As for the SPIEF sessions themselves, Europe was heavily represented, despite the sanctions. Italian Prime Minister Matteo Renzi met with Putin, and brought a very high-level business delegation, which is reported to have signed $1.4 billion in agreements with Russian companies. EU Commission President Jean-Claude Juncker was there, as was former French President Sarkozy and UN Secretary-General Ban Ki-moon. Six leaders of big German firms spoke in a panel on German-Russian cooperation, along with EU Commissioner Günther Oettinger; Germany’s top Russia expert, Alexander Rahr, was featured on another panel. A panel on Russian-Swiss cooperation included top corporate officials and an official of the Swiss Foreign Ministry; this occurred just as the Swiss government moved to withdraw the nation’s 1992 application to join the EU, after a vote to that effect by both houses of the Swiss Parliament.
Some top Chinese businessmen were featured in the opening panels on the Group of 20 and another panel on China’s “New Economic Model.” A Russia-Africa panel included the President of Guinea and ministers from four other African nations. A Russia-Japan panel included six senior business executives and a vice-minister. A Panel on “Russia-India: A New Stage in Economic Partnership,” included four top Indian executives. There was a BRICS panel with businessmen from every member nation; a Eurasian Economic Union panel; and a panel of the Shanghai Cooperation Organization (SCO) Business Forum. An Iran panel was titled, “Life After Sanctions: Re-Integrating Iran into the Global Economy.”
The final panel was on “Russia-Bangladesh: An Era of New Opportunities.” After the closing bell, there was a full-day conference on the development of the Arctic.
Forum organizer and Putin adviser Anton Kobyakov said that attendance had been about 12,000, and that 1,300 companies had been represented.
The principal U.S. representative in St. Petersburg was the Chairman and CEO of ExxonMobil, Rex Tillerson.1
The vibrant exchange with South and Central America in St. Petersburg has been ignored in most U.S. and European accounts. In a June 16 interview with Sputnik, Ecuador’s Minister of Knowledge and Human Talent, Andres Arauz, urged Ibero-American participants in the SPIEF to pay close attention to how China’s New Silk Road, the BRICS Bank, and other new financial institutions are embarking on great projects to “change the history of civilization.” South America must do the same, he said.
“We view with envy,” Arauz said, “the great projects that change the history of civilization, with the New Silk Road that China has proposed to the world, the creation of the Asian Infrastructure Investment Bank (AIIB), the BRICS Bank, the Eurasian project which Russia defends . . . we are envious because, while South America proposed this ten years ago, we failed to consolidate it . . . We hope that the lessons posed at the St. Petersburg Forum can be applied to our region,” Arauz told Sputnik. Russia, he said, is not only a trading partner, but “a strategic ally of Ecuador and the region.”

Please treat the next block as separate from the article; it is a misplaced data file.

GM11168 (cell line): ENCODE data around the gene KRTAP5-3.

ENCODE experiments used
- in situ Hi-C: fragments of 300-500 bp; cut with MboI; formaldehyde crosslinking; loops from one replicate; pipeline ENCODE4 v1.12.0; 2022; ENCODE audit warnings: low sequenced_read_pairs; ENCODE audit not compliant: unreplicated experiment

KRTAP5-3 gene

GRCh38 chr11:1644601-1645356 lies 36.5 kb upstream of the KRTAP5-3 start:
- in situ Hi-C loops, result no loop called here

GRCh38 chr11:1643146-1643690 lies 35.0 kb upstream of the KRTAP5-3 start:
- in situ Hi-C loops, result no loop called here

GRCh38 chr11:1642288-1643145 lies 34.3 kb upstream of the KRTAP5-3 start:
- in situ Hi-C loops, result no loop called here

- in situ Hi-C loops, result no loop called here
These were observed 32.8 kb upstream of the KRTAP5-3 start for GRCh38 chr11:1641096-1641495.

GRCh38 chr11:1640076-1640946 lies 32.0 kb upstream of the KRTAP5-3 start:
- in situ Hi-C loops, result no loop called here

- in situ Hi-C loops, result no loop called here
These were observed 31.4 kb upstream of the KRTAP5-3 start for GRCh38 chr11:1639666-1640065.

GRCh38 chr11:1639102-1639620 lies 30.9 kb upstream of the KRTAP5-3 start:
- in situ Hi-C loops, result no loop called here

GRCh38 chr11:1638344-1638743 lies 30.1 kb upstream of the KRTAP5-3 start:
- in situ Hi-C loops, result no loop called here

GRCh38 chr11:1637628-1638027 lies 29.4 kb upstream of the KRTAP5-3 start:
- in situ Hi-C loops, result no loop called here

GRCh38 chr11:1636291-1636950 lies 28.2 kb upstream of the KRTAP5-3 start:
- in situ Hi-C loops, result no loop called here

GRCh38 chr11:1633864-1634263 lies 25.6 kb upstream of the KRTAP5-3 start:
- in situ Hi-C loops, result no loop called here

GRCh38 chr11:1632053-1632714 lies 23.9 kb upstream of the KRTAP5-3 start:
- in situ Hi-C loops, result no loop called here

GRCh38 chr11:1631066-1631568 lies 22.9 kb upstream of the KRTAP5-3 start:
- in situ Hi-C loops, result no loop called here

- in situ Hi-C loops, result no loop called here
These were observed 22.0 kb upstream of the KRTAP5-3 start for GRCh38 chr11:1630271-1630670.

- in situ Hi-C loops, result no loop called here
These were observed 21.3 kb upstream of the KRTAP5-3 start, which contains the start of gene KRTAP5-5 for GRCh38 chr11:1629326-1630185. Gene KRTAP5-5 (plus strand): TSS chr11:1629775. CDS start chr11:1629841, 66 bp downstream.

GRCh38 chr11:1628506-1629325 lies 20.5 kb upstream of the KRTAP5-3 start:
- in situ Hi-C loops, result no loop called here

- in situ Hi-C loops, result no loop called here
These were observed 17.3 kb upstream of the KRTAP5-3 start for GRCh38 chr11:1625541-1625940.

Arauz is one of hundreds of government ministers and other officials from South and Central America and the Caribbean who attended the SPIEF, seeking greater economic and trade cooperation—as well as scientific and technological agreements—with Russia, China, and the nations of Asia, Africa, and Europe. The United States, under Barack Obama, offers them nothing except “green” technology, austerity, and depopulation.
In the course of the three-day SPIEF gathering, there were two seminars dealing with Ibero-America: “Russia-Latin American SMEs [Small and Medium-Sized Enterprises] as Catalysts in Building Value,” and “Russia-Latin America: Foreign Trade and Investment Cooperation as Drivers of Economic Growth.” The panels included Russian speakers and representatives from Ibero-America and the Caribbean. Alexander Shchetinin, director of the Latin America Department at the Russian Foreign Ministry, told Nicaragua’s Radio Primerisima that SPIEF will “open additional opportunities to consolidate, above all, the economic relations among our countries.”
There was more. On June 15, the day before SPIEF formally opened, it hosted a full-day panel on Latin American integration, including panels titled, “CARICOM and the Caribbean,” “CAN—Andean Community,” “SIECA—Central American Secretariat for Economic Integration,” and “MERCOSUR,” along with panels of Russian business and government representatives.
In another June 16 interview with RT, Uruguay’s Vice President Raul Sendic, who had just spent three days in Moscow, echoed the same sentiment. “This relationship with Russia is good for America,” he said. “Strengthening our relationship with Russia favors the balance of forces in the world, and opens to America, as well as to Russia, enormous opportunities.”2
1. The program for the SPIEF is .
2. The rationale and program of the June 15 “Latin America Interregional Forum, Trade and Investment” is .